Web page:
“We have to revisit all curricula so they cover skills women need to succeed,” she said.

Governments and CEOs can do their bit “by fixing structural foundations, effecting regulatory changes, influencing critical policy drivers, and devising work policies that promote gender inclusion and diversity.”

Finally, what is needed is a conducive environment that will “call out bias” and encourage efforts to promote networking and mentoring.

“But it’s not enough,” Marcati said. “The real change starts from within.”


Saudis, expats ready to restart their lives, vow to stick to health guidelines

Updated 27 min 28 sec ago

Saudis, expats ready to restart their lives, vow to stick to health guidelines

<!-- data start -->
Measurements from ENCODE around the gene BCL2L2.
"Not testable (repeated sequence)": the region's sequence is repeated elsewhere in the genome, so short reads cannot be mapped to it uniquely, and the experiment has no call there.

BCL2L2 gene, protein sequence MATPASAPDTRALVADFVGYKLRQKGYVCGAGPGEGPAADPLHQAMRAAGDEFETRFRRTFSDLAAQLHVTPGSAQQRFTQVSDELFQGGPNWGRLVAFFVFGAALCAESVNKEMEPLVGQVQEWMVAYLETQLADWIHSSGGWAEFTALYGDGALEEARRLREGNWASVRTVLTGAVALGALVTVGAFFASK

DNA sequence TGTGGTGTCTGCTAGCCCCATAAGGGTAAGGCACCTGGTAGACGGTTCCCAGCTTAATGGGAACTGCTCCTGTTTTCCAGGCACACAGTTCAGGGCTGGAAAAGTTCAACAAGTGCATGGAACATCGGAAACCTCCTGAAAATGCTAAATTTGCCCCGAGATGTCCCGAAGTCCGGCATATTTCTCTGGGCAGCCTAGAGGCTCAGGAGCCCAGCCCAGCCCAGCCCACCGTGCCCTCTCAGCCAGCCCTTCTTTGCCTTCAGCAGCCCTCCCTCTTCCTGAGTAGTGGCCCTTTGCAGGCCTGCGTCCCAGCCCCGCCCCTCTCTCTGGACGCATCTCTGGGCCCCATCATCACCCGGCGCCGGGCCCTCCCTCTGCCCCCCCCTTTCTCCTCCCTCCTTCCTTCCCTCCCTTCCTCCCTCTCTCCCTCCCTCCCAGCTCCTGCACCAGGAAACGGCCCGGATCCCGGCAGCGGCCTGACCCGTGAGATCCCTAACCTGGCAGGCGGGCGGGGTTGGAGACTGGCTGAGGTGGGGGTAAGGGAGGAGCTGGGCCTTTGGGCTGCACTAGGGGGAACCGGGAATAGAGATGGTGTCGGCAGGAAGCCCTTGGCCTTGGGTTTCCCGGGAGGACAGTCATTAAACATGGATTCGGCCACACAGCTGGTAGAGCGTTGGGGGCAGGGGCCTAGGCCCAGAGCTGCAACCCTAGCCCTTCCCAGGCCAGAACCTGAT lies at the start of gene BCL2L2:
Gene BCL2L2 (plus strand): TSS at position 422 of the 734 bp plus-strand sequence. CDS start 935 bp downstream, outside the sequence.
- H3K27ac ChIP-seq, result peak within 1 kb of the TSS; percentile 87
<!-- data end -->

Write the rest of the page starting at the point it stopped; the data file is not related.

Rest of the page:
• The restrictions will be lifted in three phases
  • People said they were excited to see their lives getting back to normal

RIYADH: Saudis and expats on Tuesday cautiously welcomed the government’s decision to ease lockdown restrictions, saying the risk was not over and people should strictly abide by the Health Ministry’s guidelines to keep the coronavirus at bay.

The restrictions will be lifted in three phases, during which the authorities will monitor and assess the situation and introduce changes if needed.

People said they were excited to see their lives getting back to normal after weeks of restrictions to stem the spread of the coronavirus in the Kingdom.

Abdulelah Hamed, a 28-year-old Saudi pharmacist, welcomed the new decisions, saying that strict measures were in favor of the public’s safety.